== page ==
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Bead sort: faster than O(N log N) sort (wikipedia.org)
27 points by zkz on June 22, 2009 | hide | past | favorite | 19 comments



There are "sorting algorithms" faster than O(n log n); that limitation only applies to comparison sorts. These typically have complexity depending on the keyspace (for example, counting-sort has linear complexity in whichever is greater, the size of the input list or the keyspace).

They're also typically kind of useless, as in this example, because we rarely care to sort an arbitrary list of integers with no metadata. Radix-sort is a rare exception, in that it can easily be modified to carry metadata, hence people actually using it in some applications.


"They're also typically kind of useless, as in this example, because we rarely care to sort an arbitrary list of integers with no metadata."

O(n) sorting algorithms are only impractical if the size of the keyspace dwarfs the number of elements to be sorted. In general a key is a variable-length string of bits, which makes for an exponentially-sized keyspace, so you want to stick with comparisons of element pairs.

But "metadata" has nothing to do with it. The last bead in each BeadSort row can contain a sticker with some metadata. That kind of trick generalizes to all sorts.


"The last bead in each BeadSort row can contain a sticker with some metadata."

Wrong. The beads in columns remain in the original order (not sorted) and so would these stickers.



Radix-sort is actually not linear. The algorithm will only work if the word-length w>=log(n) (because otherwise you can't store all possible n) so O(nw) is practically the same thing as O(nlog(n))


Not sure what you mean by storing all possible n. Radix sort is O(nw) and for most use-cases w is smaller than log(n).


A word which is w bits long can hold a number between 0 and 2^w-1. If you want to hold a larger interval than that you need to increase the size of w.

Perhaps you can make it smaller than log(n) for many use cases by restricting the type of input you accept but O(f(x)) only refers to the worse case.


That's certainly true in general, but by choosing a fixed-length word size (i.e. 16, 32 or 64 bit integers) you can preselect w so that runtime is predictably O(n). I can't see a way of doing that with most other O(n log(n)) sorting algorithms. Additionally, the constant factor is typically low compared to other algorithms.


Restricting the size of w (and therefore also n) does not make it linear.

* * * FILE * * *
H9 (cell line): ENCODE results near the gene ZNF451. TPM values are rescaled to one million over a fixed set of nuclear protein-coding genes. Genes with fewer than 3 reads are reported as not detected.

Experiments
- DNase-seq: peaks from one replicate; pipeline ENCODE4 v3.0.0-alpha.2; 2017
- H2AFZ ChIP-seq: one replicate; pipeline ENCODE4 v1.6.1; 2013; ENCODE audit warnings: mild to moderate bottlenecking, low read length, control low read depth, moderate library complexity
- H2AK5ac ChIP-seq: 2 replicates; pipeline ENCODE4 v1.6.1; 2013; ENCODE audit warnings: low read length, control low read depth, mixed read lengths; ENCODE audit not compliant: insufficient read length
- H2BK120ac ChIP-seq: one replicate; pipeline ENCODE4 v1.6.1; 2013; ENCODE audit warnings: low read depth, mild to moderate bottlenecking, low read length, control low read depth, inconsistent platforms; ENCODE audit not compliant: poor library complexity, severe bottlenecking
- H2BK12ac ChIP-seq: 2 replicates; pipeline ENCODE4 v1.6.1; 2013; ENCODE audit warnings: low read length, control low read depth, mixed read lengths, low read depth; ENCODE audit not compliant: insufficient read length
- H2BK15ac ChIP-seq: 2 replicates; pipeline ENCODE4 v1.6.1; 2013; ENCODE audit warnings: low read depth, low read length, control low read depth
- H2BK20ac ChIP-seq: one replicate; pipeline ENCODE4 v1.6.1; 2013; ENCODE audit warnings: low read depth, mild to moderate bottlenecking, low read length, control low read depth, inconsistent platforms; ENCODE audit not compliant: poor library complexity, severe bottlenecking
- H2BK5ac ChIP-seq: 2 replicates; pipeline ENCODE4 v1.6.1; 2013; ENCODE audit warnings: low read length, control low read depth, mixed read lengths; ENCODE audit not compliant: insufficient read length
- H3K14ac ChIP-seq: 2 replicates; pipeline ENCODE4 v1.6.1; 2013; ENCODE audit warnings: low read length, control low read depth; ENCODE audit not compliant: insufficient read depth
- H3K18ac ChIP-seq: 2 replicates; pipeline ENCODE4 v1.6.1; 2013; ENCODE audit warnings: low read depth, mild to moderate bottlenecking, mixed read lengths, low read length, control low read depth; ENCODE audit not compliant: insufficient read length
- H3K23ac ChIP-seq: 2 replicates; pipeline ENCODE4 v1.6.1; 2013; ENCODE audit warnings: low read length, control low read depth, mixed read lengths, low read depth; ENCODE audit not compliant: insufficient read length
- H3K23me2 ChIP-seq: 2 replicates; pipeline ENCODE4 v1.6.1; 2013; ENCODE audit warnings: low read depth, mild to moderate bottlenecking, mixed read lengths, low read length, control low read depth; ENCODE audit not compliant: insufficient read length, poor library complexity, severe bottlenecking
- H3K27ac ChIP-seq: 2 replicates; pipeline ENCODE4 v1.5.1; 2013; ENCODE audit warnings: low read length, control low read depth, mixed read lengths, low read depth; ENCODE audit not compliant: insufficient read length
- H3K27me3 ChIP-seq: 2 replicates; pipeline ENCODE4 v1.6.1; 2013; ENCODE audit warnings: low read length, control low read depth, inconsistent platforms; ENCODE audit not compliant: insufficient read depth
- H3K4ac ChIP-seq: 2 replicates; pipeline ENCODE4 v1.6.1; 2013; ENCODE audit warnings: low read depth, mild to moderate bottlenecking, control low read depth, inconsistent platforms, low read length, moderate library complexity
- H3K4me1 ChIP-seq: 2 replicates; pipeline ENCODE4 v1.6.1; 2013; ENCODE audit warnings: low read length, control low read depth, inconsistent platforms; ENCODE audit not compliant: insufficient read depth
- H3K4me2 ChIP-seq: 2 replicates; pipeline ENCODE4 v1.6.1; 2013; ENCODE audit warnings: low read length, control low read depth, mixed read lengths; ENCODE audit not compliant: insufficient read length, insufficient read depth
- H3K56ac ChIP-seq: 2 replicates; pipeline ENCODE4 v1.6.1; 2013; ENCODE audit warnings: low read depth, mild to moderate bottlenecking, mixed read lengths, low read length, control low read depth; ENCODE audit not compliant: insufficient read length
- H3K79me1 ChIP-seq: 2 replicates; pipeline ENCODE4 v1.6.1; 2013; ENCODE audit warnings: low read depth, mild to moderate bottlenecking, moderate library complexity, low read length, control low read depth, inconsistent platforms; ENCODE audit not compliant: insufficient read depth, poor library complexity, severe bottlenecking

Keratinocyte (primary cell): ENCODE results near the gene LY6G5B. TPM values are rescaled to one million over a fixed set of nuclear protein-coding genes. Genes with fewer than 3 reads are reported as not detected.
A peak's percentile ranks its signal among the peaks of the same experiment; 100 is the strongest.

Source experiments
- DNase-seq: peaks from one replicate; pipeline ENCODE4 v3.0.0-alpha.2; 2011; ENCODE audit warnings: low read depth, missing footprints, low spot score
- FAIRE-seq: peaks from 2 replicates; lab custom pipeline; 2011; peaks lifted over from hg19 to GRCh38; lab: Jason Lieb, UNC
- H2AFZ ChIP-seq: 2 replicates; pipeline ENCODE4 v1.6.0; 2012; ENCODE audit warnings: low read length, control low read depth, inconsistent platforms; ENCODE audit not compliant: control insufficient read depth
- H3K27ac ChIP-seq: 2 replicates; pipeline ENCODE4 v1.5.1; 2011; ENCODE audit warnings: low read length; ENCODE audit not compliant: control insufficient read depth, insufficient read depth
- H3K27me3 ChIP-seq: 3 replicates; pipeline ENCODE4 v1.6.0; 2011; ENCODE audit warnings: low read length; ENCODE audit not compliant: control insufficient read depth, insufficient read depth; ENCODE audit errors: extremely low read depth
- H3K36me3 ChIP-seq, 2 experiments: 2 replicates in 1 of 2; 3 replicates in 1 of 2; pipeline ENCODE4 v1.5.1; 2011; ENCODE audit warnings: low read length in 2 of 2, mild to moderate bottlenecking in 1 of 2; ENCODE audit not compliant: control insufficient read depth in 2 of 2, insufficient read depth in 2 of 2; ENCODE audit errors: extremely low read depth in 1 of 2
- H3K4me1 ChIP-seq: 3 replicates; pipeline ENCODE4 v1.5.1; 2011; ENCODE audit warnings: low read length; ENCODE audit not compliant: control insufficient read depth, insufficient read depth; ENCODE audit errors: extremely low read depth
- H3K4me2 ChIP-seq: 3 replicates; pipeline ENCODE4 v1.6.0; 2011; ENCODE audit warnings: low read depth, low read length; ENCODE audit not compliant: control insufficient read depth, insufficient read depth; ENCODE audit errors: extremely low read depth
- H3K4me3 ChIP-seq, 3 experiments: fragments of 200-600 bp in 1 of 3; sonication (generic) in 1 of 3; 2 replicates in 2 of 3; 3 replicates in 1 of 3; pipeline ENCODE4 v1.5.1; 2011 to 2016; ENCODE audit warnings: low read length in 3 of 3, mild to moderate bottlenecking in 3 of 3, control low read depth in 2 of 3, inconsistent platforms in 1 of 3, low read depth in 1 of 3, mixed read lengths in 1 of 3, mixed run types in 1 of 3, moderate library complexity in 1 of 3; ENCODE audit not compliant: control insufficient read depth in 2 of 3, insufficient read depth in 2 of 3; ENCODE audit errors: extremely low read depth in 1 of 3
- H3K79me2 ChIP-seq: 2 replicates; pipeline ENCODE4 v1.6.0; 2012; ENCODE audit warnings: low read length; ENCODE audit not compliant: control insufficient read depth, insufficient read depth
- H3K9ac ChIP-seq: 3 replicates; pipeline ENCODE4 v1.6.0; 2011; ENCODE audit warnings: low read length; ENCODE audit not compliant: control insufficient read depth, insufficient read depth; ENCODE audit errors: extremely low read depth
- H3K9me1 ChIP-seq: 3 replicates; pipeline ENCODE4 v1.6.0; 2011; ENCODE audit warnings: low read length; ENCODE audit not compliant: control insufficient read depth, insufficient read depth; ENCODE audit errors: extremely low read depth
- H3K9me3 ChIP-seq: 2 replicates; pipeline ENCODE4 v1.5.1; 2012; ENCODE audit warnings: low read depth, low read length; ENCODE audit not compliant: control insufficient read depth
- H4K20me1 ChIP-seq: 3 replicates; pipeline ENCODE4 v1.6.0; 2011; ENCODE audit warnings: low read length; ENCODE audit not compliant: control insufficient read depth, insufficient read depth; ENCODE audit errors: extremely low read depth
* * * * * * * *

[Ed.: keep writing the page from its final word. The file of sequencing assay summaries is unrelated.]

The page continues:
Lets say you have restricted w to 32. Then you also know that n <= 2^32. If you now for instance are using mergesort then you also know that the number of recursions are at most 32 (since you split the input in half each time), i.e. it executes within at most 32n operations. So with that logic mergesort would also be linear.


No, in the merge sort example it's not 32n operations, but a maximum of 32 levels of splits, but the number of comparisons, which dominate runtime, is still k * n * log(n). Not so for radix sort, because there are no direct comparisons. By choosing a word length in advance (often hard-coded) the number of items to sort affects the runtime linearly.


I think you are mixing runtime scalability with the actual complexity. Big-O definition from Wikipedia: Let f(x) and g(x) be two functions defined on some subset of the real numbers. One writes f(x) = O(g(x)) as x -> infinity if and only if, for sufficiently large values of x, f(x) is at most a constant times g(x) in absolute value. That is, f(x) = O(g(x)) if and only if there exists a positive real number M and a real number x0 such that |f(x)| <= M|g(x)| for all x > x0.

In the above case M = 32, f = mergesort and g(x) = x because no matter of large input you have mergesort will always take less than or equal to 32n operations (since log(n)<=32) .



Is there any theory on analyzing sorting real world objects? Like playing cards.

In a computer, picking the n'th item in an array is O(1), in the physical world it's O(n). In a computer inserting an item is O(n), but in the physical world it's O(1).

Are there any good algorithms for sorting playing cards?


I think Insertion sort tends to be the most natural sort for doing things like sorting playing cards. Anything else seems like it would be more of a hassle than it would be worth in real life.


I thought about this sort on my own a couple years ago, and I thought I'd discovered the most amazing thing in sorting :P

Not only did I realize I was beaten to the punch few years earlier, but also that efficiency is lost in implementation.


The brightly coloured slides on CSP-style programming, using Occam, at http://www.cs.kent.ac.uk/teaching/08/modules/CO/6/31/slides/ include a O(n) "sort pump" starting on page 14 of http://www.cs.kent.ac.uk/teaching/08/modules/CO/6/31/slides/... that's also O(n) for space.

Those slides are an interesting read generally if you're not familiar with CSP/Alef/Limbo-style programming, despite the crufty Occam syntax.


If you have to represent each value in unary, how can you even set up the input and read the results in less than O(N^2), much less carry out the "fall"?


http://en.wikipedia.org/wiki/Spaghetti_sort

The advantages of this sort:

1) It involves something ridiculous (in the CS context) like Pasta.

2) You have an excuse to play the theme from "The Good, The Bad, and The Ugly" in that section of the talk.


Now we will need extra hardware just to do sorting!




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